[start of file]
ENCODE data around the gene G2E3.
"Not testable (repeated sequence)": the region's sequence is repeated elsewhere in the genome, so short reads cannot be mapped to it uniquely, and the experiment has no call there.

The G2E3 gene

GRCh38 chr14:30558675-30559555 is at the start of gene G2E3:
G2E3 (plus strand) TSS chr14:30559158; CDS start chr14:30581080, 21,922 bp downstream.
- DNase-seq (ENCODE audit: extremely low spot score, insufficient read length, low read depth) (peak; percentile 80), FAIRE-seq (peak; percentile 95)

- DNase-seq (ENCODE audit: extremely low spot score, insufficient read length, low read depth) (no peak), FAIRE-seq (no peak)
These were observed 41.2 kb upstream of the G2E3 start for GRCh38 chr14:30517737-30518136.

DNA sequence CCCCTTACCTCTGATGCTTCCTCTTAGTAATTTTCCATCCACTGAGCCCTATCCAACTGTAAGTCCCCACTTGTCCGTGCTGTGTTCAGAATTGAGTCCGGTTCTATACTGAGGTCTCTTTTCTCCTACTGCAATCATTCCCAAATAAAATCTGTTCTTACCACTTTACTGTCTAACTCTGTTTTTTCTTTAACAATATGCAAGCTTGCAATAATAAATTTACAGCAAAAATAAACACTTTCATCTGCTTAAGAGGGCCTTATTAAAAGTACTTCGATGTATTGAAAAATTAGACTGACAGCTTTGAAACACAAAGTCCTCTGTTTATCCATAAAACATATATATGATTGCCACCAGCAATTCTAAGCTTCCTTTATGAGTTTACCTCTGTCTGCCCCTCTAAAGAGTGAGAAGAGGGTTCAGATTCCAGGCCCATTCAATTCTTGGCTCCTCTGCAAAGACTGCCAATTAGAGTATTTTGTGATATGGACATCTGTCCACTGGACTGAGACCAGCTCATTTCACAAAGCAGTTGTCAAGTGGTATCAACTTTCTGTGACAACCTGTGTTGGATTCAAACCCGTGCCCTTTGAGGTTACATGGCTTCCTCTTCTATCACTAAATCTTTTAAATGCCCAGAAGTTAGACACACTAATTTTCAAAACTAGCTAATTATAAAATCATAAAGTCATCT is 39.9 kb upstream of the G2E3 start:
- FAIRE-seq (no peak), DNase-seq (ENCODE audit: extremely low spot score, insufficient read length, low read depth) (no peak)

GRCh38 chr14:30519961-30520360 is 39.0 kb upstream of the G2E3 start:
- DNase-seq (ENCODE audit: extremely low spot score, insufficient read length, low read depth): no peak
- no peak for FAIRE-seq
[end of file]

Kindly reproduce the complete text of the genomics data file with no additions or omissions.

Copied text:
ENCODE data around the gene G2E3.
"Not testable (repeated sequence)": the region's sequence is repeated elsewhere in the genome, so short reads cannot be mapped to it uniquely, and the experiment has no call there.

The G2E3 gene

GRCh38 chr14:30558675-30559555 is at the start of gene G2E3:
G2E3 (plus strand) TSS chr14:30559158; CDS start chr14:30581080, 21,922 bp downstream.
- DNase-seq (ENCODE audit: extremely low spot score, insufficient read length, low read depth) (peak; percentile 80), FAIRE-seq (peak; percentile 95)

- DNase-seq (ENCODE audit: extremely low spot score, insufficient read length, low read depth) (no peak), FAIRE-seq (no peak)
These were observed 41.2 kb upstream of the G2E3 start for GRCh38 chr14:30517737-30518136.

DNA sequence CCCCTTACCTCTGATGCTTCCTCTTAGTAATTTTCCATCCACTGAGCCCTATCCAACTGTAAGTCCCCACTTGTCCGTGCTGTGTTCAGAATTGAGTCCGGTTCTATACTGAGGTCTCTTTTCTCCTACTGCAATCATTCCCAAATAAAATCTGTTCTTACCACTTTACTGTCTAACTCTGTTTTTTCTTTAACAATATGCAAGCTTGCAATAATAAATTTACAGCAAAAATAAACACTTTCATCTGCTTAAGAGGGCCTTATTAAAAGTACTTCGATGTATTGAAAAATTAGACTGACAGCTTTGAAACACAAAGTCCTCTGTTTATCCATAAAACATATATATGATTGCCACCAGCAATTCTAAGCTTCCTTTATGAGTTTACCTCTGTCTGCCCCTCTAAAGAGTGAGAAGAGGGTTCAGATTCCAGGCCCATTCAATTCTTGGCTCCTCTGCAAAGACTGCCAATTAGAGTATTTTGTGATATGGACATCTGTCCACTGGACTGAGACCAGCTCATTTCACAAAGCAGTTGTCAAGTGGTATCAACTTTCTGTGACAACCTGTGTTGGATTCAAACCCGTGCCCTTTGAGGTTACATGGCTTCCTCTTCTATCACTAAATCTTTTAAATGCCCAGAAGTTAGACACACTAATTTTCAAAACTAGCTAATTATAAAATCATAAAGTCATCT is 39.9 kb upstream of the G2E3 start:
- FAIRE-seq (no peak), DNase-seq (ENCODE audit: extremely low spot score, insufficient read length, low read depth) (no peak)

GRCh38 chr14:30519961-30520360 is 39.0 kb upstream of the G2E3 start:
- DNase-seq (ENCODE audit: extremely low spot score, insufficient read length, low read depth): no peak
- no peak for FAIRE-seq